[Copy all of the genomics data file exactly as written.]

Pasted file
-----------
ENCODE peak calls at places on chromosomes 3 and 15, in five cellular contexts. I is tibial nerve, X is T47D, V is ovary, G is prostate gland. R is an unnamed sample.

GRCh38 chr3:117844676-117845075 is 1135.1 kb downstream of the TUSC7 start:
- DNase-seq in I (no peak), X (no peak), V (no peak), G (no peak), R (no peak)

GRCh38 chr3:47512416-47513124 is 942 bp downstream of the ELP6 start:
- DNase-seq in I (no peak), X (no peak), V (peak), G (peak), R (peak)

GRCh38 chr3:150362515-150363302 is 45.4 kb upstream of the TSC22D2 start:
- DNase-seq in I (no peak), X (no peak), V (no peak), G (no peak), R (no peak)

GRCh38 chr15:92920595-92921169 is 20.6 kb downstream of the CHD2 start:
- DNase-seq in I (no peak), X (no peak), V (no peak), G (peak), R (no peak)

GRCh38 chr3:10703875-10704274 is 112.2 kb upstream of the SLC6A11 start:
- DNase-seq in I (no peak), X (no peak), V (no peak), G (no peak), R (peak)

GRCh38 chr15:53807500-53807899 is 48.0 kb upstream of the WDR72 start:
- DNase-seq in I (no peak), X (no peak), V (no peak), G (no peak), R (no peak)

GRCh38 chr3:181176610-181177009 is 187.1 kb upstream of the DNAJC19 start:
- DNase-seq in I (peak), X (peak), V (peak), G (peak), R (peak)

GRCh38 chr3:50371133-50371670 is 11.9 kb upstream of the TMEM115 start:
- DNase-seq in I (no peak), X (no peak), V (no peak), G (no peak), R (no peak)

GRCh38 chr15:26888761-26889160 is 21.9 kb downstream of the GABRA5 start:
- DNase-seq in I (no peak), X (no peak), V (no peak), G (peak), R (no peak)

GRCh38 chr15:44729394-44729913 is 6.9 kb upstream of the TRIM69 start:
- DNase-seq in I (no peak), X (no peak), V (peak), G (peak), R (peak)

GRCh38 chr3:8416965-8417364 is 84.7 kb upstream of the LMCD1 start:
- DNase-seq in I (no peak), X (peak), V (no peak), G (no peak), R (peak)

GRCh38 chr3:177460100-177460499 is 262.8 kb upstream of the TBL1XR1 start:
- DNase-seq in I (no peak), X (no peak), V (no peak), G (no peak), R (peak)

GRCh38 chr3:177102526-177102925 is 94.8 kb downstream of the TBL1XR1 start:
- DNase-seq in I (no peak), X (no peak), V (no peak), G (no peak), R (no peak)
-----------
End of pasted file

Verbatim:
ENCODE peak calls at places on chromosomes 3 and 15, in five cellular contexts. I is tibial nerve, X is T47D, V is ovary, G is prostate gland. R is an unnamed sample.

GRCh38 chr3:117844676-117845075 is 1135.1 kb downstream of the TUSC7 start:
- DNase-seq in I (no peak), X (no peak), V (no peak), G (no peak), R (no peak)

GRCh38 chr3:47512416-47513124 is 942 bp downstream of the ELP6 start:
- DNase-seq in I (no peak), X (no peak), V (peak), G (peak), R (peak)

GRCh38 chr3:150362515-150363302 is 45.4 kb upstream of the TSC22D2 start:
- DNase-seq in I (no peak), X (no peak), V (no peak), G (no peak), R (no peak)

GRCh38 chr15:92920595-92921169 is 20.6 kb downstream of the CHD2 start:
- DNase-seq in I (no peak), X (no peak), V (no peak), G (peak), R (no peak)

GRCh38 chr3:10703875-10704274 is 112.2 kb upstream of the SLC6A11 start:
- DNase-seq in I (no peak), X (no peak), V (no peak), G (no peak), R (peak)

GRCh38 chr15:53807500-53807899 is 48.0 kb upstream of the WDR72 start:
- DNase-seq in I (no peak), X (no peak), V (no peak), G (no peak), R (no peak)

GRCh38 chr3:181176610-181177009 is 187.1 kb upstream of the DNAJC19 start:
- DNase-seq in I (peak), X (peak), V (peak), G (peak), R (peak)

GRCh38 chr3:50371133-50371670 is 11.9 kb upstream of the TMEM115 start:
- DNase-seq in I (no peak), X (no peak), V (no peak), G (no peak), R (no peak)

GRCh38 chr15:26888761-26889160 is 21.9 kb downstream of the GABRA5 start:
- DNase-seq in I (no peak), X (no peak), V (no peak), G (peak), R (no peak)

GRCh38 chr15:44729394-44729913 is 6.9 kb upstream of the TRIM69 start:
- DNase-seq in I (no peak), X (no peak), V (peak), G (peak), R (peak)

GRCh38 chr3:8416965-8417364 is 84.7 kb upstream of the LMCD1 start:
- DNase-seq in I (no peak), X (peak), V (no peak), G (no peak), R (peak)

GRCh38 chr3:177460100-177460499 is 262.8 kb upstream of the TBL1XR1 start:
- DNase-seq in I (no peak), X (no peak), V (no peak), G (no peak), R (peak)

GRCh38 chr3:177102526-177102925 is 94.8 kb downstream of the TBL1XR1 start:
- DNase-seq in I (no peak), X (no peak), V (no peak), G (no peak), R (no peak)